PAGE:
How do you choose what writers to read? Or more specifically, how do you choose from those writers that you know you’re ‘supposed’ to read? The dead and dusty ones from the canon.
I take shortcuts, which is probably the reason why Cervantes has never darkened my door. Short stories have many virtues, but they’re unparalleled in that regard. Take out Hemmingway’s short stories and you’ll quickly work out whether you want to delve into something more ‘substantial’ like for whom the bell tolls.
In that vein, I browsed my local bookstore for Isaac Singer’s collected stories, flipped it open and chose to read the shortest of these short stories and Singer’s introduction. If things went well, the book would be forked out for.
The introduction was promising – strident, and opinionated, albeit a collection of opinions that raised my shackles. For example, amongst the three main pitfalls for any fiction writer are forced originality: “These verbal pitfalls of so-called ‘experimental’ writing have done damage even to genuine talent; […] imagination is one thing, and the distorition of what Spinoza called ‘the order of things’ is something else entirely. Literature can very well describe the absure, but it should never become absure itself”.
His scowling at experimentation aside, the introduction is as useful a starting point as any for readers looking for a sharp definition of what a short story should or shouldn’t be: “Unlike the novel, which can absorb and even forgive lengthy digressions, flashbacks and loose construction, the short story must aim directly at its climax. It must possess uninterrupted tension and suspense. Also, brevity is its very essence. The short story must have a definite plan; it cannot be what in literary jargon is called ‘a slice of life’. The masters of the short story, Checkhove, Maupassant, as well as the sublime scribe of the Joseph story in the Book of Genesis, knew exactly where they were going. One can read them over and over again and never get bored.”
So, on to the story – chosen precisely because of its brevity. Joy is the story of a rabbi struggling with his faith as his family dies around him from some un-named illness. There’s no doubting Singer’s skill, as he almost immediately starts dishing out the facts and the gaps of the story, enough to ensure that a distinctly non-hassidic dubliner can find enough to keep him interested and happy to read on.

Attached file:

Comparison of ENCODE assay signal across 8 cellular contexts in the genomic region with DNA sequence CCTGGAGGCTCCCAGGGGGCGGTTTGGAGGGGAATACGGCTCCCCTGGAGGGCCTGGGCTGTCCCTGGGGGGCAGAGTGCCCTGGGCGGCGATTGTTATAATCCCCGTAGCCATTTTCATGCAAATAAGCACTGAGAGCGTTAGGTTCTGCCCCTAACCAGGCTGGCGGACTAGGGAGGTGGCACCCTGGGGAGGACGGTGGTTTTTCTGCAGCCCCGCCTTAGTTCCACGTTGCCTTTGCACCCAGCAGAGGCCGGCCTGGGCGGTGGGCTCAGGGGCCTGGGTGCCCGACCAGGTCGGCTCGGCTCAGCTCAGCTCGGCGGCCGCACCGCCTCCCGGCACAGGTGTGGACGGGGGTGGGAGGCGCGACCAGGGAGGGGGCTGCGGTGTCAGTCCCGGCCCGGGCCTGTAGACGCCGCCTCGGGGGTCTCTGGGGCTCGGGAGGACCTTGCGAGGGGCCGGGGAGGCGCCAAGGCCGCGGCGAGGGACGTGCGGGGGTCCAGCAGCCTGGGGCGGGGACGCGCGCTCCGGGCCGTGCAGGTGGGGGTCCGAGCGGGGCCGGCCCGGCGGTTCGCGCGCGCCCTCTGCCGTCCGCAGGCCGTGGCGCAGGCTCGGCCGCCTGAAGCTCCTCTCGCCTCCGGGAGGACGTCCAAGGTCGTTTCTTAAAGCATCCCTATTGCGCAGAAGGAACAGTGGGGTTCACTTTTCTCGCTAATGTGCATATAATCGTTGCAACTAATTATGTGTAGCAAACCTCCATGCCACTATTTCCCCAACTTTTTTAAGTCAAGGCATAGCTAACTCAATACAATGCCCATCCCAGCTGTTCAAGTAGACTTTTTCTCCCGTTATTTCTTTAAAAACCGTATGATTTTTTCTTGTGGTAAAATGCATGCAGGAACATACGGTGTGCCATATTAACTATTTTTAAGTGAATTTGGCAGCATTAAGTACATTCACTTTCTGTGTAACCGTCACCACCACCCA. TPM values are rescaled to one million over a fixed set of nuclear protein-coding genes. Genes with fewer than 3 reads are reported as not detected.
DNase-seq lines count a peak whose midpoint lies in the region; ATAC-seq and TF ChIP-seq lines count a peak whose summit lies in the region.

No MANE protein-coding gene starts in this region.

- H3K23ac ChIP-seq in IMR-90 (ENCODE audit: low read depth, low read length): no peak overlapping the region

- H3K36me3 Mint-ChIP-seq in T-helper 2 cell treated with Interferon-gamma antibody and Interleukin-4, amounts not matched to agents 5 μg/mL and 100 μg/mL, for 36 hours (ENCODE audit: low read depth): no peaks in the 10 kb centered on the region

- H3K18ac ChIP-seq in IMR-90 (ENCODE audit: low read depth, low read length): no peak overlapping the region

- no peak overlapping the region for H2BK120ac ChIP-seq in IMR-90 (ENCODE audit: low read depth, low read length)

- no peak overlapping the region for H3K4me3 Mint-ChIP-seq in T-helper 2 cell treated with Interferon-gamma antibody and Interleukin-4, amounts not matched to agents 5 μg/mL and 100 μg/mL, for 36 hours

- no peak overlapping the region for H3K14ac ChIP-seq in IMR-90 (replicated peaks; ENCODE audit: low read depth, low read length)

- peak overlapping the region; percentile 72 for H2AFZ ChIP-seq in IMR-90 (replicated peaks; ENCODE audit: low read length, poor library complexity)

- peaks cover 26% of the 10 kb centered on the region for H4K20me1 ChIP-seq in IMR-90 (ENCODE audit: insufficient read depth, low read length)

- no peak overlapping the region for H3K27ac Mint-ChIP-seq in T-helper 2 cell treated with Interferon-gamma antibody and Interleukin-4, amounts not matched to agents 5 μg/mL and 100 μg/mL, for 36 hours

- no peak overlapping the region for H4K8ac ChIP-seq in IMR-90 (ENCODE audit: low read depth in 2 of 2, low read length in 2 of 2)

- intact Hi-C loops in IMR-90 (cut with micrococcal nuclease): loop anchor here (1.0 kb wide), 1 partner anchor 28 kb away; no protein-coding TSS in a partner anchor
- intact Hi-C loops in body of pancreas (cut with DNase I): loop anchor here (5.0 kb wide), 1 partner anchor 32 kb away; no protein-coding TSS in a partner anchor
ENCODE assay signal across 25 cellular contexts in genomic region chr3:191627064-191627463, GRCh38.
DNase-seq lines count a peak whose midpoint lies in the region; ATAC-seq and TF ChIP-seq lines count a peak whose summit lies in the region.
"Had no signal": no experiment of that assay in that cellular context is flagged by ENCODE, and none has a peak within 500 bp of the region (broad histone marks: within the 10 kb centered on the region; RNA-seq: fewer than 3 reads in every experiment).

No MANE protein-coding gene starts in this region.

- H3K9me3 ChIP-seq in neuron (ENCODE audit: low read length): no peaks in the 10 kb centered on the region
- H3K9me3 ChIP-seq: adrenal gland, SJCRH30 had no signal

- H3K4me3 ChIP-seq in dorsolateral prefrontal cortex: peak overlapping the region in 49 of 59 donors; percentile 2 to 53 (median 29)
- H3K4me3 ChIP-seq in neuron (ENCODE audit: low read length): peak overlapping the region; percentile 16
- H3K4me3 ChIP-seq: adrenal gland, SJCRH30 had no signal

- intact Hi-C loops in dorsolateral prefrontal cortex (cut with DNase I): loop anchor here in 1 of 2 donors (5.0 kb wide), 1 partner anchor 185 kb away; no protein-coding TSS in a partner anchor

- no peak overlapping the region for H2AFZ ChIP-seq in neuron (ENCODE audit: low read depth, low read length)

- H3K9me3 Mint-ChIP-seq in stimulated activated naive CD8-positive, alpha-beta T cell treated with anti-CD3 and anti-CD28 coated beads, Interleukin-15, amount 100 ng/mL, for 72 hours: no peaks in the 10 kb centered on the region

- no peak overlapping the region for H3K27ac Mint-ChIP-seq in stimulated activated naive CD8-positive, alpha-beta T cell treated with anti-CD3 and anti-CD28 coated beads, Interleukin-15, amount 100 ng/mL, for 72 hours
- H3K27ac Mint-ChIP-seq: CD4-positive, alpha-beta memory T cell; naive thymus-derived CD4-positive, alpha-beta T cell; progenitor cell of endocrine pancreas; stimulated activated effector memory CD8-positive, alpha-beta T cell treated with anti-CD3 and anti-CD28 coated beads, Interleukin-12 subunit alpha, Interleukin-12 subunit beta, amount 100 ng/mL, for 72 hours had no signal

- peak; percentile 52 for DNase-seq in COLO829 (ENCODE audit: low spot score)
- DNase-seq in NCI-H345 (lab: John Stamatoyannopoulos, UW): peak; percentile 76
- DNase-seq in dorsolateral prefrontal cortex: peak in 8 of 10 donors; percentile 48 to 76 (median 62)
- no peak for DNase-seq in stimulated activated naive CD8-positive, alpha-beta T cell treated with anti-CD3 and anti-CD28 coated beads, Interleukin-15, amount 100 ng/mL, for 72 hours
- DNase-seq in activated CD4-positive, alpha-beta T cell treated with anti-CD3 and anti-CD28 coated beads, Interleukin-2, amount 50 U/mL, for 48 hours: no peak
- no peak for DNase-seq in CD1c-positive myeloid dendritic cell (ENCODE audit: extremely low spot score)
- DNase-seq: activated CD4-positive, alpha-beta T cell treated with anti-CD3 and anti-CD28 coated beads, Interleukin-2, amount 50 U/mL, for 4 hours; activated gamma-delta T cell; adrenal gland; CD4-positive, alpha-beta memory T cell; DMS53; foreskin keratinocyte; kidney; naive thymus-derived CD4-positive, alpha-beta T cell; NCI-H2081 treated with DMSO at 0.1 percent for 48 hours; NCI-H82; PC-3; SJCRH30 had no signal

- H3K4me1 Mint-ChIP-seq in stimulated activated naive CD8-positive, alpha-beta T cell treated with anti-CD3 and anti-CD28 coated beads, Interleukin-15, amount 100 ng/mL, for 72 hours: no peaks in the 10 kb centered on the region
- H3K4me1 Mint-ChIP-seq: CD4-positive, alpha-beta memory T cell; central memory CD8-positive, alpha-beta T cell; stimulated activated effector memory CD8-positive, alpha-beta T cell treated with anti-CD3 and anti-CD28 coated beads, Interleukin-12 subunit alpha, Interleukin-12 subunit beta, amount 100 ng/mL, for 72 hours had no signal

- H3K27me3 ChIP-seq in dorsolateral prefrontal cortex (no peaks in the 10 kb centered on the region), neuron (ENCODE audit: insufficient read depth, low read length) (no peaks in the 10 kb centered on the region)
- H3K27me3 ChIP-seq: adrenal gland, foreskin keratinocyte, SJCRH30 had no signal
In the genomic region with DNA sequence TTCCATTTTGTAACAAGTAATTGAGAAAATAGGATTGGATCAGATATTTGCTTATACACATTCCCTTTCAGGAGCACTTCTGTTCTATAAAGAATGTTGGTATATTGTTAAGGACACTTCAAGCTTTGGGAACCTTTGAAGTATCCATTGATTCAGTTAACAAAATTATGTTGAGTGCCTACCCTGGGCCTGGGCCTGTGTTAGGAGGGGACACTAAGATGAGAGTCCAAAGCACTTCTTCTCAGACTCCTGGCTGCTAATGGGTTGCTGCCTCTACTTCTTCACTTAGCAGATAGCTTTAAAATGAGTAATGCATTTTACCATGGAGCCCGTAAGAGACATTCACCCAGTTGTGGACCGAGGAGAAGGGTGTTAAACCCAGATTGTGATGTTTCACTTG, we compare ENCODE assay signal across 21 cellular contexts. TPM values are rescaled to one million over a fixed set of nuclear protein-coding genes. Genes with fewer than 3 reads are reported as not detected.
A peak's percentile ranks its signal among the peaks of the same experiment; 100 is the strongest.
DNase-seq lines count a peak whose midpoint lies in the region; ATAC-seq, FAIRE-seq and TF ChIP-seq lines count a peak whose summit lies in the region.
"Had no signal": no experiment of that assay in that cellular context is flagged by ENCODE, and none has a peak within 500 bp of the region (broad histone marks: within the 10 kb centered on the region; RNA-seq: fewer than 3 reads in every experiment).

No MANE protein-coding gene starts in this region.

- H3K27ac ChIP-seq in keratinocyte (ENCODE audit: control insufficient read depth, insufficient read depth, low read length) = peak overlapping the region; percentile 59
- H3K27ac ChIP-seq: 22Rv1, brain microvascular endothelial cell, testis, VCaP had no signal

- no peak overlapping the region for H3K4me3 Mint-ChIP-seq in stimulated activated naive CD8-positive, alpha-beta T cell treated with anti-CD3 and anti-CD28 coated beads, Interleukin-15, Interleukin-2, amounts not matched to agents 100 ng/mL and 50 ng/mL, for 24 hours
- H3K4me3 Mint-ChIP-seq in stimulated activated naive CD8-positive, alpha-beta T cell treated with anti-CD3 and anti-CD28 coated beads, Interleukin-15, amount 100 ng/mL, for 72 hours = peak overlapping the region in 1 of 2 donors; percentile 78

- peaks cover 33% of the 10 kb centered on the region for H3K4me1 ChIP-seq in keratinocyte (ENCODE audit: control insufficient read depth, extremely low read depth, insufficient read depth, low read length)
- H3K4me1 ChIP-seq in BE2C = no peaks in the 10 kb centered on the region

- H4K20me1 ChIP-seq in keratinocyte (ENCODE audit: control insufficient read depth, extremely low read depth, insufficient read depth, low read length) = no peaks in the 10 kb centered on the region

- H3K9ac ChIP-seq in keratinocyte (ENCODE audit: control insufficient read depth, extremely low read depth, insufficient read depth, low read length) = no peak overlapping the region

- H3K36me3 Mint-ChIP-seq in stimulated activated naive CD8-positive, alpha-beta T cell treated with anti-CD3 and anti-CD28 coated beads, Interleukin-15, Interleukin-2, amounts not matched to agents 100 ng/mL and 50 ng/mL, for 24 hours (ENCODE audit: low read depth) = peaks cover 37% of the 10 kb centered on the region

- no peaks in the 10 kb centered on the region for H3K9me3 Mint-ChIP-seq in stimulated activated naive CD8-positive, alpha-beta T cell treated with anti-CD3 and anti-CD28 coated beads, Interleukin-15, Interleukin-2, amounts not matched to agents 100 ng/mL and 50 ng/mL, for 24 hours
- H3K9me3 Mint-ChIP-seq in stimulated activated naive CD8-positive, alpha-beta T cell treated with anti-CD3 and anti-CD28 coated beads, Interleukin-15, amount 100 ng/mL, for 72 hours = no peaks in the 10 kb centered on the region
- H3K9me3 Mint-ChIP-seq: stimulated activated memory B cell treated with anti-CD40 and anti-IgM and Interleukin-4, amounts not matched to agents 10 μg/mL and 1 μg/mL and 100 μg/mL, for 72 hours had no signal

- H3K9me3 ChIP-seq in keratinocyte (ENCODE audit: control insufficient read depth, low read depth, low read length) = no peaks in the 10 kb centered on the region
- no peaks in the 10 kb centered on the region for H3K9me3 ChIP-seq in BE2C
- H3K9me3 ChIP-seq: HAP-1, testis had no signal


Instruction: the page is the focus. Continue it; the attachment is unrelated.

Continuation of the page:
The premise is simple – how can a holy man reconcile suffering with his faith. It’s stated as baldly as that, when in the opening page the rabbi’s wife, herself ailing and grieving the loss of another child, accuses “”What good are your knowledge, your prayers, the merits of your ancestors, your prolonged fasts? What does he have against you – our Father in Heavern?”. Singer, like his cited models knows exactly where this is going right from the start. Unfortunately, so too shortly after does the reader.
The Rabbi shakes the roots of his community because of his very obvious loss of faith. He starts losing his followers, as veers towards the heretical. Then, he has an epiphany, where he realises that in a complex world one must be, above all, joyous – and promptly dies reconciled with his community.
Far be it from me to argue with a nobel prize winner for literature, but the route by which this epiphany takes place is a shortcut too far. Amidst wrestling with his faith, he’s interrupted in his study by his daughter – who momentarily brings him joy, but a la Wordsworth it’s a surprise because her death is one of the reasons for his faith grappling. Perhaps in a novel a supernatural appearance could be fleshed out, as it were, to dignify it’s appearance as more than a crude and clumsy device, but in this very short story it’s the reason why the collected short stories of Isaac B. Singer gets put back on the shelf.
Life is short.
Tags: short stories